‘It’s just,’ I said to Eli, pushing the cart forward to follow him out of the grocery section and into sporting goods, ‘she’s really different from all the other girls Hollis has dated.’
‘And what were they like?’
A blur of gorgeous, friendly faces appeared in my mind. ‘Nice,’ I finally said. ‘Sweet. More like Hollis.’
Eli stopped to check out a camping stove, then moved on. ‘He didn’t want to marry any of the others, though. Right?’
I considered this as we passed a collection of catcher’s mitts. ‘Not for more than a few minutes.’
‘But this girl he says is the one.’ We were coming up on the bike section now, several lined up in a row, from kids’ sizes to adult. He pulled a midsize bike off the rack, bouncing it on its front tire. ‘So it seems to me, it doesn’t matter what you or your mom or dad think. Relationships don’t always make sense. Especially from the outside.’
‘But this is Hollis,’ I pointed out. ‘He’s never been serious about anything.’
He climbed onto the bike, then rose up on the pedals, moving slowly forward. ‘Well,’ he said, ‘maybe he just found the right person. People change.’
He was riding around me and the cart, and as I watched him I thought of my mother, saying these same two words with a don’t between them, with equal conviction. ‘You know,’ I said finally, ‘everyone thinks you never ride anymore.’
I rolled my eyes, since he was passing me again as he said this. ‘Then how come I’m watching you do it right now?’
‘I don’t know,’ he said. ‘What do you think?’
The truth was, I wasn’t sure. But I wanted to keep believing people could change, and it was certainly easier to do so when you were in the midst of it. The way I imagined I was as I stood there, aware of a slight breeze each time he passed, like a wave, the feeling of motion.
I’d been at Clementine’s for over an hour, catching up on paperwork, when I got the distinct feeling someone was watching me. And that someone was Maggie.
‘Hi,’ she said when I looked up to find her standing in the half-open doorway. She had on a white eyelet sundress and orange flip-flops, her hair pulled back at her neck, and was holding a pricing gun. ‘Got a minute?’
I nodded, and she glanced back out at the store before taking a step inside, then clearing a stack of catalogs off a nearby chair and sitting down.
She didn’t say anything, and neither did I. All I could hear was a pop song, playing from the sales floor. Something about roller coasters and sweet tangy kisses.
‘So, look,’ she began. ‘About you and Eli.’
This wasn’t a question. Or even a statement. It was a fragment, and this was my justification for not responding. How can there even be a whole answer to a part of something?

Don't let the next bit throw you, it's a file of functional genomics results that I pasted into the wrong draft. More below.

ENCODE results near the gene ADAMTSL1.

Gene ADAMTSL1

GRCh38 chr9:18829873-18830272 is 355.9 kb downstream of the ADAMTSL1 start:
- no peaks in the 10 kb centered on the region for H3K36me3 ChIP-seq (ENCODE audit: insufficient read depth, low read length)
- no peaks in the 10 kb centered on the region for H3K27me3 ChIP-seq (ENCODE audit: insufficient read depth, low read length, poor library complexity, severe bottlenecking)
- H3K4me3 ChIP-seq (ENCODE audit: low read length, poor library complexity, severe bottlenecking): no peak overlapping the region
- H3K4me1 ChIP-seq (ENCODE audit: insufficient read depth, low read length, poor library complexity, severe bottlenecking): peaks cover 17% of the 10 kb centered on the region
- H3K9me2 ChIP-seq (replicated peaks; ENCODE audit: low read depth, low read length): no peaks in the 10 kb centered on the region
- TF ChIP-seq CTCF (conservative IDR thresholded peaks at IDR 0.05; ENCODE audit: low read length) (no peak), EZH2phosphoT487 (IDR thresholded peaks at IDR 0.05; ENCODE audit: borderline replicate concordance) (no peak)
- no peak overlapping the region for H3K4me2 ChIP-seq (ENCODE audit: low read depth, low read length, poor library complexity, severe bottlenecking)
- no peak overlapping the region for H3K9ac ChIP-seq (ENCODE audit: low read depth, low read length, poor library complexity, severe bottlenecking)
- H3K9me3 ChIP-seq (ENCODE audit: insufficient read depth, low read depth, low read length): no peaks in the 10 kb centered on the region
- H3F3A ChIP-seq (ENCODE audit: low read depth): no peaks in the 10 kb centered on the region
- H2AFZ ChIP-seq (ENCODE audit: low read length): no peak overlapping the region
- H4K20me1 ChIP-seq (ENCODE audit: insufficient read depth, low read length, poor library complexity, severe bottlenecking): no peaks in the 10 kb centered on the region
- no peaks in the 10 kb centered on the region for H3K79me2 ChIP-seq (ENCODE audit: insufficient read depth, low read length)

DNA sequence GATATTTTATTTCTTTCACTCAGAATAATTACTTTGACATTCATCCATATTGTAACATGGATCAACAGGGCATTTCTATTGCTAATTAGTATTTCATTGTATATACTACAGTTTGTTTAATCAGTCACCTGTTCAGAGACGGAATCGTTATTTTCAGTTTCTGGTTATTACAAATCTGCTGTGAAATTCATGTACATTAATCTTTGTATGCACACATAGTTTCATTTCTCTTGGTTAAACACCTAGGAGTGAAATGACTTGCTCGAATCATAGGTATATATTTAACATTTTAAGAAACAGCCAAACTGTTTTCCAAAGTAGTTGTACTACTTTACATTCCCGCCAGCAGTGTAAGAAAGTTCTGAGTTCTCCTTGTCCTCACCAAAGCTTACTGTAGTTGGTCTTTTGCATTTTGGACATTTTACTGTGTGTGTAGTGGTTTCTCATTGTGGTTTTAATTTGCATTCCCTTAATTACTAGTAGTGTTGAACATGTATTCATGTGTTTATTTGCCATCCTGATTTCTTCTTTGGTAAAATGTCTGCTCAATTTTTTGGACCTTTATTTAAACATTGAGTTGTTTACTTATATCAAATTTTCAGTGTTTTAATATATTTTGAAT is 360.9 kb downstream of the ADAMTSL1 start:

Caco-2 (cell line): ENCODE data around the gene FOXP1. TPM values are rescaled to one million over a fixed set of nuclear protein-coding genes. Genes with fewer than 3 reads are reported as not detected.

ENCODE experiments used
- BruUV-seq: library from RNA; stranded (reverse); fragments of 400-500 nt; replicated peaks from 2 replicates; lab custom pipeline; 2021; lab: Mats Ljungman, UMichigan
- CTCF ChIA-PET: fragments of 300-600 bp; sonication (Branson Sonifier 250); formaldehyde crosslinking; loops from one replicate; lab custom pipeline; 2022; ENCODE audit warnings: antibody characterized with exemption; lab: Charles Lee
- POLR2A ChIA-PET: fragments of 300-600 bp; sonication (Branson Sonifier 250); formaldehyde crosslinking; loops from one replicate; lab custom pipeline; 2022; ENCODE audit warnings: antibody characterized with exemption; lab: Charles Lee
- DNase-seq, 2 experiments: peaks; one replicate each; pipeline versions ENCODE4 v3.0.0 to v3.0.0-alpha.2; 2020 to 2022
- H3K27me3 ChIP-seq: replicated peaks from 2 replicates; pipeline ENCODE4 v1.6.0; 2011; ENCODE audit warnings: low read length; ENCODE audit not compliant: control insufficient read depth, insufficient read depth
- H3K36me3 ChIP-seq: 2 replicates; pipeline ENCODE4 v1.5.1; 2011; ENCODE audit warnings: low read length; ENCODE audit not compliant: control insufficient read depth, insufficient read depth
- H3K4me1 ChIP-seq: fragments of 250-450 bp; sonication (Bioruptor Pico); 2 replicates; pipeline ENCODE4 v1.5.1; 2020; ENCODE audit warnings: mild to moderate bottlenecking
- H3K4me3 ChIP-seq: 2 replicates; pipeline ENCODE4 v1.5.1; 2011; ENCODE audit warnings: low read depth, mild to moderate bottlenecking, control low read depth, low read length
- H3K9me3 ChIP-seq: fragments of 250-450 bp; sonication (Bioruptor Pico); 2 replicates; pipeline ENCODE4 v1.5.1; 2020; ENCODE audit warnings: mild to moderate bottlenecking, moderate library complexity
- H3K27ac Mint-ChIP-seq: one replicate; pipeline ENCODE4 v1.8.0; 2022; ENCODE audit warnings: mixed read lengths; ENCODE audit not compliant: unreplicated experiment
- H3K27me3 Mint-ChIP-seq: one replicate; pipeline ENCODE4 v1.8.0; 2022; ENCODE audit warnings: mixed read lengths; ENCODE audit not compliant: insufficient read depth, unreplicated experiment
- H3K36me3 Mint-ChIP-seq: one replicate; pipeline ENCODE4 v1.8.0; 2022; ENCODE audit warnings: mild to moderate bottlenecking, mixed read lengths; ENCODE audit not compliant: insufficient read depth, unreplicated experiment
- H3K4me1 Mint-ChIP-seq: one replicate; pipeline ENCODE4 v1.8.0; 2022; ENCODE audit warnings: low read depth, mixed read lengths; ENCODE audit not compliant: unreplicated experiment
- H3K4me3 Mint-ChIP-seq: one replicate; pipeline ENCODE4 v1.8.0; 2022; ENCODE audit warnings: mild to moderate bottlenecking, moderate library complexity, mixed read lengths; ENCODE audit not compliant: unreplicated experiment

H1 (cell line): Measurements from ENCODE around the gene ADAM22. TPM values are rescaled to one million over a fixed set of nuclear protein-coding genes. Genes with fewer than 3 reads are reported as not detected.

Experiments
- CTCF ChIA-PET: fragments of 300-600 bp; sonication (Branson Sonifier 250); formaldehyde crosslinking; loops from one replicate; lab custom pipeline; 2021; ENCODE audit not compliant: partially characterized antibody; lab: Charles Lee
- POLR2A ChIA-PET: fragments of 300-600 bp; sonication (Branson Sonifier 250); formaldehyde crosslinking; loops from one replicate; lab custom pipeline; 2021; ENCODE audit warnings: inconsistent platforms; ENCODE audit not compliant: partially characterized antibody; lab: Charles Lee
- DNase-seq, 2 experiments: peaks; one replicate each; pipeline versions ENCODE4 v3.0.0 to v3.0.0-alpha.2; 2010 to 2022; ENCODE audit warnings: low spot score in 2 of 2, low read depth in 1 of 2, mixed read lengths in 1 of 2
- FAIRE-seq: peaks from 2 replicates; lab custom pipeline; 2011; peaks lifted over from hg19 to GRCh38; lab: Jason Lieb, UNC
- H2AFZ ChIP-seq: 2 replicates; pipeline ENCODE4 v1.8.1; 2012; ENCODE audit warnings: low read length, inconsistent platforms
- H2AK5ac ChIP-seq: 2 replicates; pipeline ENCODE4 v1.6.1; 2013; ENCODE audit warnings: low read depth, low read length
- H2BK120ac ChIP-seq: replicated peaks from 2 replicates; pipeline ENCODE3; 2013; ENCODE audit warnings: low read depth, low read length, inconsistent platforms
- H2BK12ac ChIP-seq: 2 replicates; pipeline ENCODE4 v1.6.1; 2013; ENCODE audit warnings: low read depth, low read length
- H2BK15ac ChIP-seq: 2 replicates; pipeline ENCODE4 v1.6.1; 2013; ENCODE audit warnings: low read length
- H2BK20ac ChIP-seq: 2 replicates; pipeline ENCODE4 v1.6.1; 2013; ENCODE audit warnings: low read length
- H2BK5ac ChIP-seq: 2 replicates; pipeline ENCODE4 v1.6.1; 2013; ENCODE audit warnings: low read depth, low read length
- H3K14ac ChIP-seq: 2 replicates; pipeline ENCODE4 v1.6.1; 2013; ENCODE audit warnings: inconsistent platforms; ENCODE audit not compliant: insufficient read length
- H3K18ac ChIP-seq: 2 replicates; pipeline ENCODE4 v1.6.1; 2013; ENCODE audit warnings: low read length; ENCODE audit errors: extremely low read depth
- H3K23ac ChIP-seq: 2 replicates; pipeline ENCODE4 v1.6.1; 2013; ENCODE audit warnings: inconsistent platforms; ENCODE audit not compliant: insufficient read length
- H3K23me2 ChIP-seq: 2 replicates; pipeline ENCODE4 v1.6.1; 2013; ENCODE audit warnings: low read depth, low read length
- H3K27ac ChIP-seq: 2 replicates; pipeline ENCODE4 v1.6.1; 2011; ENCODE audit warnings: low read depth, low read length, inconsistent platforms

‘I know you guys have been hanging out all night, like, every night,’ she continued. ‘And it’s not exactly my business, but…’
‘How?’ I said.
She blinked at me. ‘How is it not my business?’
‘How do you know?’
‘I just do.’
‘What, you’re all-knowing and all-seeing now?’ I asked. ‘Who are you, Big Brother?’
‘This is a small town, Auden. In many ways, minuscule. Word gets around.’ She sighed, looking down at the gun. ‘Look, the thing is, I’ve known Eli a long time. I don’t want to see him get hurt.’
I’d honestly had no idea what she was getting at. None. But when I heard this, I felt like a fool for not having seen it coming. ‘You think I’m going to hurt Eli?’
She shrugged. ‘I don’t know. After what happened with Jake…’
‘That was totally different,’ I said.
‘See, but I don’t know that.’ She sat back, folding her legs. ‘All I have to go on is what I’ve seen. And while the thing with Jake pissed me off because I was jealous, it was also somewhat karmic. He had it coming. Eli doesn’t.’
‘We’re just…’ I trailed off, not sure how much I wanted to explain this. ‘We’re friends.’
‘Maybe so.’ She looked down at the gun again, turning it in her lap. ‘But we both know you’re the reason he showed up at the party the other night. I heard you call him.’
I raised my eyebrows. ‘You are like Big Brother.’
‘I was in the bathroom. The walls are so thin there! I sometimes can’t even pee if anyone’s in the kitchen.’ She waved her hand. ‘Anyway, then there’s the bike thing, and the fact that you threw beans at him and he didn’t completely go ballistic –’
‘It was just a food fight.’
‘You don’t understand, though,’ she said. ‘Eli hasn’t done anything since Abe died. No parties, no hanging out, hardly even any conversation. Definitely no food fights. He’s been under this cloud. And then suddenly you show up, and all that changes. Which is great.’
‘But,’ I said, because there is always a but.
‘But,’ she continued, ‘if you are just jerking his chain and playing around, he might not just bounce back like Jake did. There’s more at stake here, and I just wasn’t sure you knew that. So I wanted to tell you. Because that’s what friends do.’
I considered this as the music outside changed to something slower, more dreamy-sounding. ‘Well,’ I said, ‘I guess he’s lucky he has you. As a friend, I mean.’
‘I wasn’t talking about Eli.’
I looked up at her. ‘What?’
‘We’re friends,’ she said, moving her hand back and forth between us. ‘And friends are honest with each other. Even if the truth hurts. Right?’
I would have agreed with this, but my own truth was that I really didn’t know. All of this was new to me. So instead, I said, ‘You don’t have to worry. Nobody’s getting hurt. We’re just… we’re hanging out. Nothing more.’
She nodded slowly. ‘Okay, then. That’s all I need to know.’
There was a beep from the sales floor, signaling a customer entering. Maggie got to her feet, then stuck her head out the door. ‘Hi,’ she called out. ‘I’ll be right with you!’
‘No worries,’ a voice I recognized replied. ‘Just tell Auden to get her butt out here!’